With regard to stomatal function in Equisetum, the function of the radiating ribs is obscure and clearly merits research. However, it appears highly unlikely that mature silicified stomata are functional in terms of pore opening or closure, though injection experiments have suggested limited stomatal movement in younger stomata (Barber, 1961; Kaufman et al., 1973). Equisetum is probably unique among extant tracheophyte taxa in that the subsidiary cells form the pore. The subsidiary cells appear to lock shut in mature stomata (Fig. 2F; see also Dayanandan and Kaufman, 1973). The two closely interlocking pairs of ledges on subsidiary cell and guard cell walls effectively create a chamber that presumably acts as a barrier to excessive water loss and could also prevent water from entering the sub-stomatal cavities or reduce gas diffusion, as in stomata on moss sporophytes (Merced and Renzaglia, 2013). However, they apparently do not prevent wilting of cut horsetail stems placed in water (J. Duckworth, pers. comm.; and pers. obs.). Relatively thin-walled stomata are common on the adaxial surface of the leaf sheath (i.e. facing the axis), where they are often reported as hydathodes (e.g. Dayanandan and Kaufmann, 1973). We found starch in both the guard cells and the lipid-rich subsidiary cells in Equisetum, but chloroplasts were absent from both cell types, suggesting relatively low concentrations of the energy-bearing molecule ATP, a feature that is sometimes correlated with reduced active stomatal movement (Wang et al., 2014). Since cell wall-bound silica reinforces mechanical properties, it seems likely that the silicaceous thickenings provide rigidity that effectively blocks all movement of the cell walls in older stomata (Riebner, 1925; Dayanandan and Kaufmann, 1973).
In other land plants, the stomata of ferns and lycophytes do not respond to the phytohormone abscisic acid (ABA) and lack active stomatal control (McAdam and Brodribb, 2012a, b); stomatal movement is also absent from hornworts (Pressel et al., 2014). Ziegler (1987) considered the guard-cell movements of Psilotum to be similar to that of the clubmoss Huperzia; both conform to the passive hydraulic model. Our results on Psilotum found that small chloroplasts are present in the guard cells, but the outer walls are greatly thickened in mature stomata (Fig. 7), suggesting that pore movements are at best limited at this stage. In contrast, studies report an active ABA response in stomata of the mosses Physcomitrella and Funaria (Chater et al., 2011, 2013) and the lycophyte Selaginella (Ruszala et al., 2011), leading these authors to conclude that active stomatal control occurs throughout land plants, with possible loss of this feature in the fern lineage. These contrasting observations indicate that stomatal function requires further investigation in land plants, and may well differ among major groups. In particular, Equisetum and Psilotum, both among the few extant representatives of ancient land-plant lineages, could represent phylogenetically critical taxa in this ongoing debate.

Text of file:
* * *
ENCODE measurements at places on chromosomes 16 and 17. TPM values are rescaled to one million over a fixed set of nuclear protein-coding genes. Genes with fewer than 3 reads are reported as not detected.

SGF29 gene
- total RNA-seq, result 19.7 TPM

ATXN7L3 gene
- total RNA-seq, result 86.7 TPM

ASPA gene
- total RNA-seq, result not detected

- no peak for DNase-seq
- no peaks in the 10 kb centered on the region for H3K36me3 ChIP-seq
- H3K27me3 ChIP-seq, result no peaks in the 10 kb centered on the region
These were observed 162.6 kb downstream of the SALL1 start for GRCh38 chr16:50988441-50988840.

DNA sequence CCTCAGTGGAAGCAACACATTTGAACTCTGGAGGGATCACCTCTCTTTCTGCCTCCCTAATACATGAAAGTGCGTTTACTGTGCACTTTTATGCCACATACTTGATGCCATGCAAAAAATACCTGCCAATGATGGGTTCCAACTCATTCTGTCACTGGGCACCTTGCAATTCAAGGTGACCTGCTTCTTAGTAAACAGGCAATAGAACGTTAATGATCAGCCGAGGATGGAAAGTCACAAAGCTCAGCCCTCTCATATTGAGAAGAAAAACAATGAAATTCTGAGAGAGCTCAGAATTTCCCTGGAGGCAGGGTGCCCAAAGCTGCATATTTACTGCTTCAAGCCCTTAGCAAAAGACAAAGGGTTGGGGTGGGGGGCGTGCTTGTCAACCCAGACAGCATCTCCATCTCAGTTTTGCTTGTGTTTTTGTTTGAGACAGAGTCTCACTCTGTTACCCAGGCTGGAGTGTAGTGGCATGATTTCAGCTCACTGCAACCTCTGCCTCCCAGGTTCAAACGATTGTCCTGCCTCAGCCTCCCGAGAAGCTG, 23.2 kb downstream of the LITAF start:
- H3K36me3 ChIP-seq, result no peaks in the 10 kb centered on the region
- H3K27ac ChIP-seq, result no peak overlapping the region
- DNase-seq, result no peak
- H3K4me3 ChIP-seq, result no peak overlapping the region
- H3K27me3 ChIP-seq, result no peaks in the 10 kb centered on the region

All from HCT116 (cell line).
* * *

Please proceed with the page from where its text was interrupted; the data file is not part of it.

Stomatal development in Equisetum is basipetal from an intercalary meristem; it is also sequential in strict linear cell files, so that the youngest stages are closest to the internode. In contrast, stomatal development in Psilotum occurs acropetally, so that the youngest stages are closest to the apical meristem. In this respect, the growth pattern in Equisetum is analogous with the intercalary growth of distantly related taxa such as grasses; both groups achieve relatively rapid axial extension through intercalary meristems located above each node (e.g. Golub and Wetmore, 1948; Husby, 2013).
Some authors (e.g. Duval-Jouve, 1864; Chatterjee, 1964) have controversially suggested that a periclinal division of the meristemoid occurs during stomatal development in Equisetum. Chatterjee (1964) reported that the resulting inner cell forms a substomatal mesophyll cell, and successive anticlinal divisions of the outer cell form the stomatal complex. In agreement with other studies (e.g. Strasburger, 1867; Hauke, 1957; Pant and Mehra, 1964; Pant and Kidwai, 1968), our study found no evidence for a periclinal division in stomatal meristemoids of Equisetum, though the first asymmetric division of the meristemoid is oriented at a slight angle to the surface. However, we note that a periclinal division does occur in the intervening cells between meristemoid mother cells in axial cell files. Of the two daughter cells resulting from this periclinal division, the outer one forms an epidermal cell and the inner one forms part of the underlying tissue. We also note that periclinal epidermal divisions do occur at early stages in stem formation in Equisetum. In contrast, periclinal divisions in seed plants are confined to the shoot apex, and cease as soon as a distinct epidermis has differentiated.